Note that this RFP is being launched by multiple partners, across variable geographies, topic areas, and funding levels. Please review the requirements for each RFP to determine your eligibility. The individual RFPs are listed separately here. If you are eligible for multiple RFPs, please choose the RFP that most closely aligns with your proposed project.
Climate change threatens hard-earned global health and development progress and puts the health, well-being, and livelihoods of future generations in jeopardy, with a special impact on women. The 2015 Paris Agreement and the Sustainable Development Goals signaled a promise from global leaders to act - to limit global average temperature rise to within 1.5°C by 2040 and prevent the worst health and development effects of climate change. While no one is safe from these risks, the people whose health and wellbeing are being harmed first and worst by the climate crisis are also the ones who contribute least to its causes, and who are least able to protect themselves and their families against it - namely people in low-income and disadvantaged countries and communities. In low-income settings, rising heat, extreme weather events, changes in precipitation patterns, climate-related undernutrition, shifts in duration and climate-event-driven surges of malaria and other vector borne diseases such as malaria, foodborne and water-borne diseases, and increased potential for the emergence of novel diseases damage already weak primary health care systems and community structures for health. This compromises accessibility, availability, provision, and uptake of essential health services for the most vulnerable populations. Climate change can also disproportionately affect the health and financial well-being of women and girls: extreme heat increases the incidences of stillbirth, the rampant spread of vector-borne diseases worsens maternal and neonatal outcomes, and gender disparities amplified by climate change can decrease the women's share of economic agricultural gains. Those same changes in climate and weather also negatively impact all aspects of agricultural activities, a major source of income for those in low-income settings.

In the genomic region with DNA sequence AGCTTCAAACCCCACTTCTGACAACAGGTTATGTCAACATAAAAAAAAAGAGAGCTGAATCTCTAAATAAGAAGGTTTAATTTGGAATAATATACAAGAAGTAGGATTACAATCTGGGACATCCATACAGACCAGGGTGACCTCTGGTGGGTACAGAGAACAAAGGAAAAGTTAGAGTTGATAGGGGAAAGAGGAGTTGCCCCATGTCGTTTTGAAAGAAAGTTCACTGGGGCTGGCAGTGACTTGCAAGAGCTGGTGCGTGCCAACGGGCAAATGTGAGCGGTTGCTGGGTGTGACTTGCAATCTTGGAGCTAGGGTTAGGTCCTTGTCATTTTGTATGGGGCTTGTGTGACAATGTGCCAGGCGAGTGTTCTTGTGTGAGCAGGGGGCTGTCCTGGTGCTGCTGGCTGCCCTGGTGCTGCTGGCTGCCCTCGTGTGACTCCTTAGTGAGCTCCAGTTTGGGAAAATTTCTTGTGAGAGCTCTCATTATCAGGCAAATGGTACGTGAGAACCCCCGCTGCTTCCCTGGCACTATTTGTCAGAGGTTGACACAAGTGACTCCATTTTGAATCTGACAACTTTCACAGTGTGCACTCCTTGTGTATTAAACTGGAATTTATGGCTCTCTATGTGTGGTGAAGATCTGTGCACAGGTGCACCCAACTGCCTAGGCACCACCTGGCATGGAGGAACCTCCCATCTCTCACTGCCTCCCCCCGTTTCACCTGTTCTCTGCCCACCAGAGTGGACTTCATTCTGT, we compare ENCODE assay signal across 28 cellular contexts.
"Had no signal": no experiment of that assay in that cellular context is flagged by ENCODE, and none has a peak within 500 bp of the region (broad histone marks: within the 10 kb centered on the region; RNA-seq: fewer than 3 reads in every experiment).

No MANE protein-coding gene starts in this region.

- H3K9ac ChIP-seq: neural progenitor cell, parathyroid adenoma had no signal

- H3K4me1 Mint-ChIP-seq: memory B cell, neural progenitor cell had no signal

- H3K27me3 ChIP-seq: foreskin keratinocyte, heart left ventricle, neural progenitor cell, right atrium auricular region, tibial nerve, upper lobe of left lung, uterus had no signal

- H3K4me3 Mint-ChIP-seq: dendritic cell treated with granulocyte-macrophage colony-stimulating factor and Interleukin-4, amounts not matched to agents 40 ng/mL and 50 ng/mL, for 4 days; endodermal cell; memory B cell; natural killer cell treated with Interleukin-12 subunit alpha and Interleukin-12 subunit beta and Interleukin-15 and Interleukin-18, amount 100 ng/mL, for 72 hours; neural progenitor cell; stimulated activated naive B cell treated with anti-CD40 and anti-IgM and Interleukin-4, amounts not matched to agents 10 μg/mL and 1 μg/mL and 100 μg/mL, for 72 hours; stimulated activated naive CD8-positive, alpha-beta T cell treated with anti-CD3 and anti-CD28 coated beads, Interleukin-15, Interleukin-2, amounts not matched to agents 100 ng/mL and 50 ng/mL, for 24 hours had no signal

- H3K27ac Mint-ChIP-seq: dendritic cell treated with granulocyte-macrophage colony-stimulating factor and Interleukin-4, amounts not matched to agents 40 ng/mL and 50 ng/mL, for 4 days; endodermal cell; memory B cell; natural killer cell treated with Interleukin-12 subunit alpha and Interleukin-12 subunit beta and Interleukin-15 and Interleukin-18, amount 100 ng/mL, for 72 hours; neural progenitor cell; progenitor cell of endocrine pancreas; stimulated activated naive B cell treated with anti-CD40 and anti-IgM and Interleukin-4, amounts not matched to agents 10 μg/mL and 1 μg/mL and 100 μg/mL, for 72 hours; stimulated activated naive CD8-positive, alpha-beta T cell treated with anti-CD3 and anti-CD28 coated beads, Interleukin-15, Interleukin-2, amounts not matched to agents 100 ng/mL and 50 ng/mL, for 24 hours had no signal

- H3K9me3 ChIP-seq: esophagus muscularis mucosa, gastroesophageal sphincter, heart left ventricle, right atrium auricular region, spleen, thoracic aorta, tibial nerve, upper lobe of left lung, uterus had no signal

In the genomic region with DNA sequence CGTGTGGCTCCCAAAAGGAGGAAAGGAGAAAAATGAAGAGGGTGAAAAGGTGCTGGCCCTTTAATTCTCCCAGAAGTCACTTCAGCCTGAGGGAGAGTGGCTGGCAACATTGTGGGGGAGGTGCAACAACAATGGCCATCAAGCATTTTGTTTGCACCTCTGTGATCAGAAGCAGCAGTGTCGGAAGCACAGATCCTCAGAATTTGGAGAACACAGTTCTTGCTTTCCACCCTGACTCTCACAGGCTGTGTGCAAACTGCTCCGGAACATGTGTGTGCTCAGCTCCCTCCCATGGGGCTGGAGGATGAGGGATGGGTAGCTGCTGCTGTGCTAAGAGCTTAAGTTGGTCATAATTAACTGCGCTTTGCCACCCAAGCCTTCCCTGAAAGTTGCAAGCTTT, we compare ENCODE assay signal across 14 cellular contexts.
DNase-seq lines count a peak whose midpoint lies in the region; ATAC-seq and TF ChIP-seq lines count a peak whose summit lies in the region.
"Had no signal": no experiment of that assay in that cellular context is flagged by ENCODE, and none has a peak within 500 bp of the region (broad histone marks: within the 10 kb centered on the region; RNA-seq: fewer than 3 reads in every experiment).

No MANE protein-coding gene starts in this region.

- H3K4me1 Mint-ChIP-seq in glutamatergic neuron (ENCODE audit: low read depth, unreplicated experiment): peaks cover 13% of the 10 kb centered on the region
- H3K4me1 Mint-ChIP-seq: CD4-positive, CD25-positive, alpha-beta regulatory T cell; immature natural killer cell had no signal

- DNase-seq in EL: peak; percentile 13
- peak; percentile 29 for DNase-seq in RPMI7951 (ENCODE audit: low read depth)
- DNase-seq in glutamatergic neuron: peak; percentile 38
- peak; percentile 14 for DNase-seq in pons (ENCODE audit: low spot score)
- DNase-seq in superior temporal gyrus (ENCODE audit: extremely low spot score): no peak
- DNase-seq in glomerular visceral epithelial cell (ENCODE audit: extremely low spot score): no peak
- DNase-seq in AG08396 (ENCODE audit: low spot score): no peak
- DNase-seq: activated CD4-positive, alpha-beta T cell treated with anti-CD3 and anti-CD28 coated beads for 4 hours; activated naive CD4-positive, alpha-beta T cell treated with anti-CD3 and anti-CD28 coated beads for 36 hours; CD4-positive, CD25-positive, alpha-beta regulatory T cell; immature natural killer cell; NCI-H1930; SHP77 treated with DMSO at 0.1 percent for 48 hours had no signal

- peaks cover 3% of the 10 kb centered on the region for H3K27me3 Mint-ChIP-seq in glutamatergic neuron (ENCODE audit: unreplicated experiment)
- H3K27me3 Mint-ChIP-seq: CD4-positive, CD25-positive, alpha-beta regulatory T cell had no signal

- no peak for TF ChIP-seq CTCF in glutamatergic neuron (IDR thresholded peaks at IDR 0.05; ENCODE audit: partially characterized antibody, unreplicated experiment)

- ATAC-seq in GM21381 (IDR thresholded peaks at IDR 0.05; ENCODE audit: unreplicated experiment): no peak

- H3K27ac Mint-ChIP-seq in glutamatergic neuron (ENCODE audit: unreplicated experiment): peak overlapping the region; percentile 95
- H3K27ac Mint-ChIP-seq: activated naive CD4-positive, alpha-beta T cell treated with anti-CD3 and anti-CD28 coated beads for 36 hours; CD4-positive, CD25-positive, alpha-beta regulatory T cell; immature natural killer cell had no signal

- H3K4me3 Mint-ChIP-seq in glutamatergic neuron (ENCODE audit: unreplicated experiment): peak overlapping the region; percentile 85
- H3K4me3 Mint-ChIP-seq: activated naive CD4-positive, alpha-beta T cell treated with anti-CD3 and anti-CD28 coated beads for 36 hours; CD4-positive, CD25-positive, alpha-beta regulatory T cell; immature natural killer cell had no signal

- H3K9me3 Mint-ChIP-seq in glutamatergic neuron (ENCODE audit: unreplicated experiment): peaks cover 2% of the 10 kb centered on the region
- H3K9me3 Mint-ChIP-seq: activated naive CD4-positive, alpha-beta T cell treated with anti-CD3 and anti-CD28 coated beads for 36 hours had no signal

Catalytic research and development (R&D) as well as innovations to scale the impact of existing green technologies are essential to cut greenhouse gas emissions to net-zero and address the unprecedented health, agricultural and environmental challenges posed by climate change, which have an outsized impact on women. It is crucial to understand the emerging problems in health and agriculture, either directly triggered by climate change, or as a result of disruptions (e.g., operational) downstream of crises created by climate change. Consequently, there is an urgent need to invest in creative solutions to help vulnerable populations adapt and build their resilience to the existing and future climate related challenges impacting health and agriculture and build alternative livelihoods. This work will involve making those most affected, especially women, major stakeholders in discussions about how new climate resistant and adaptive innovations will be deployed, as well as giving them a deliberate choice and advantage in the creation of new economic opportunities that result from these investments.
In recent years, global leaders, philanthropies, and private investors have begun committing significant resources to climate change mitigation R&D. However, more is needed to unite partners across sectors and accelerate innovations addressing challenges at the intersections of climate, health, gender, and agriculture, particularly for underserved regions and groups.
The Grand Challenges family of initiatives seeks to source and seed innovations and accelerate the development of transformational solutions. To this end, Grand Challenges (GC) partners including GC Africa (Science for Africa Foundation), GC Brazil (Ministry of Health of Brazil), GC Ethiopia (Armauer Hansen Research Institute (AHRI)), GC India (Department of Biotechnology of India), and GC Rwanda (National Council for Science and Technology), along with the Bill & Melinda Gates Foundation and the Pasteur Network, and supported by Wellcome, Foundation S-the Sanofi Collective, and the Rockefeller Foundation are launching this request for proposals (RFP) to identify and support promising innovations.